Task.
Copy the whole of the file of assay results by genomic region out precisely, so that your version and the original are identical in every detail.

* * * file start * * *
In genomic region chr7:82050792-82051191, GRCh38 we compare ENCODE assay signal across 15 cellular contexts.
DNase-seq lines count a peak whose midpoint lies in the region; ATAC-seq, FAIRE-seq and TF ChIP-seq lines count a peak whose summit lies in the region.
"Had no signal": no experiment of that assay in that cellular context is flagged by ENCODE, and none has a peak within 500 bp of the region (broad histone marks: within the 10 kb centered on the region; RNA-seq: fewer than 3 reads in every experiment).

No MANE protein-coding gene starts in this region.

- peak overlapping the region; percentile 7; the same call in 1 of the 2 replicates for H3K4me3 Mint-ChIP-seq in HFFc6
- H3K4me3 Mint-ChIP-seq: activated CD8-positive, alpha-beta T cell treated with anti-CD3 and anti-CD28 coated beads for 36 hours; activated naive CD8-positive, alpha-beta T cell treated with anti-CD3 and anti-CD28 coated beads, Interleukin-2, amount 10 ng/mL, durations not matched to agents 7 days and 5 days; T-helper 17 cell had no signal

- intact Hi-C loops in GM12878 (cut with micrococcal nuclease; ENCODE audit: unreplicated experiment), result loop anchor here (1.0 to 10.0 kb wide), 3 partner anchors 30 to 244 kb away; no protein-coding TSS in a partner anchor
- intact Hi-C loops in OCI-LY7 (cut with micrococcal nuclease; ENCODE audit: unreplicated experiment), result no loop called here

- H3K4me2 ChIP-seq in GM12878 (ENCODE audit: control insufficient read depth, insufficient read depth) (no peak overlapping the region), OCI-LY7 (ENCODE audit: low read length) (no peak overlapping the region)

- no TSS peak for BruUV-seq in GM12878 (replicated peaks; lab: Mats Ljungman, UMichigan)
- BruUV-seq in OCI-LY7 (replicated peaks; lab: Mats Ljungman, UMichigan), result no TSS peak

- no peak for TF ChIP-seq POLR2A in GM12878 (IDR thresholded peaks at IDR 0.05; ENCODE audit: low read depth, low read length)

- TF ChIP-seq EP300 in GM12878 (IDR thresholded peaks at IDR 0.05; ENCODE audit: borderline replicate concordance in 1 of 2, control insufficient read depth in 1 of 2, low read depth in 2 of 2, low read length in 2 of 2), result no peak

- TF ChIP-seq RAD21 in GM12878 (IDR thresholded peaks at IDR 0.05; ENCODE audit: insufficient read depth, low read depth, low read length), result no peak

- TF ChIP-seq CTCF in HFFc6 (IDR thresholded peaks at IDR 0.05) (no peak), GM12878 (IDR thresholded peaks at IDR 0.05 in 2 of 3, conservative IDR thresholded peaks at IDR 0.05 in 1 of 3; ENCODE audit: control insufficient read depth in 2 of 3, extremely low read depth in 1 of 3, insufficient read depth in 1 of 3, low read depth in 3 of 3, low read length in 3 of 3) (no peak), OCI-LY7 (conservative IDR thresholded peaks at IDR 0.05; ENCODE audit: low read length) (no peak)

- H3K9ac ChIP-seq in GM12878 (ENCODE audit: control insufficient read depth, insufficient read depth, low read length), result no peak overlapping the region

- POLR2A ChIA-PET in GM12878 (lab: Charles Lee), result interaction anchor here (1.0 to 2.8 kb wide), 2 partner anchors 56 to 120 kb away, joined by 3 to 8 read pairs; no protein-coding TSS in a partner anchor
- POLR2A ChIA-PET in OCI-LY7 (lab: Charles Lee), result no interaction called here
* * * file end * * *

In genomic region chr7:82050792-82051191, GRCh38 we compare ENCODE assay signal across 15 cellular contexts.
DNase-seq lines count a peak whose midpoint lies in the region; ATAC-seq, FAIRE-seq and TF ChIP-seq lines count a peak whose summit lies in the region.
"Had no signal": no experiment of that assay in that cellular context is flagged by ENCODE, and none has a peak within 500 bp of the region (broad histone marks: within the 10 kb centered on the region; RNA-seq: fewer than 3 reads in every experiment).

No MANE protein-coding gene starts in this region.

- peak overlapping the region; percentile 7; the same call in 1 of the 2 replicates for H3K4me3 Mint-ChIP-seq in HFFc6
- H3K4me3 Mint-ChIP-seq: activated CD8-positive, alpha-beta T cell treated with anti-CD3 and anti-CD28 coated beads for 36 hours; activated naive CD8-positive, alpha-beta T cell treated with anti-CD3 and anti-CD28 coated beads, Interleukin-2, amount 10 ng/mL, durations not matched to agents 7 days and 5 days; T-helper 17 cell had no signal

- intact Hi-C loops in GM12878 (cut with micrococcal nuclease; ENCODE audit: unreplicated experiment), result loop anchor here (1.0 to 10.0 kb wide), 3 partner anchors 30 to 244 kb away; no protein-coding TSS in a partner anchor
- intact Hi-C loops in OCI-LY7 (cut with micrococcal nuclease; ENCODE audit: unreplicated experiment), result no loop called here

- H3K4me2 ChIP-seq in GM12878 (ENCODE audit: control insufficient read depth, insufficient read depth) (no peak overlapping the region), OCI-LY7 (ENCODE audit: low read length) (no peak overlapping the region)

- no TSS peak for BruUV-seq in GM12878 (replicated peaks; lab: Mats Ljungman, UMichigan)
- BruUV-seq in OCI-LY7 (replicated peaks; lab: Mats Ljungman, UMichigan), result no TSS peak

- no peak for TF ChIP-seq POLR2A in GM12878 (IDR thresholded peaks at IDR 0.05; ENCODE audit: low read depth, low read length)

- TF ChIP-seq EP300 in GM12878 (IDR thresholded peaks at IDR 0.05; ENCODE audit: borderline replicate concordance in 1 of 2, control insufficient read depth in 1 of 2, low read depth in 2 of 2, low read length in 2 of 2), result no peak

- TF ChIP-seq RAD21 in GM12878 (IDR thresholded peaks at IDR 0.05; ENCODE audit: insufficient read depth, low read depth, low read length), result no peak

- TF ChIP-seq CTCF in HFFc6 (IDR thresholded peaks at IDR 0.05) (no peak), GM12878 (IDR thresholded peaks at IDR 0.05 in 2 of 3, conservative IDR thresholded peaks at IDR 0.05 in 1 of 3; ENCODE audit: control insufficient read depth in 2 of 3, extremely low read depth in 1 of 3, insufficient read depth in 1 of 3, low read depth in 3 of 3, low read length in 3 of 3) (no peak), OCI-LY7 (conservative IDR thresholded peaks at IDR 0.05; ENCODE audit: low read length) (no peak)

- H3K9ac ChIP-seq in GM12878 (ENCODE audit: control insufficient read depth, insufficient read depth, low read length), result no peak overlapping the region

- POLR2A ChIA-PET in GM12878 (lab: Charles Lee), result interaction anchor here (1.0 to 2.8 kb wide), 2 partner anchors 56 to 120 kb away, joined by 3 to 8 read pairs; no protein-coding TSS in a partner anchor
- POLR2A ChIA-PET in OCI-LY7 (lab: Charles Lee), result no interaction called here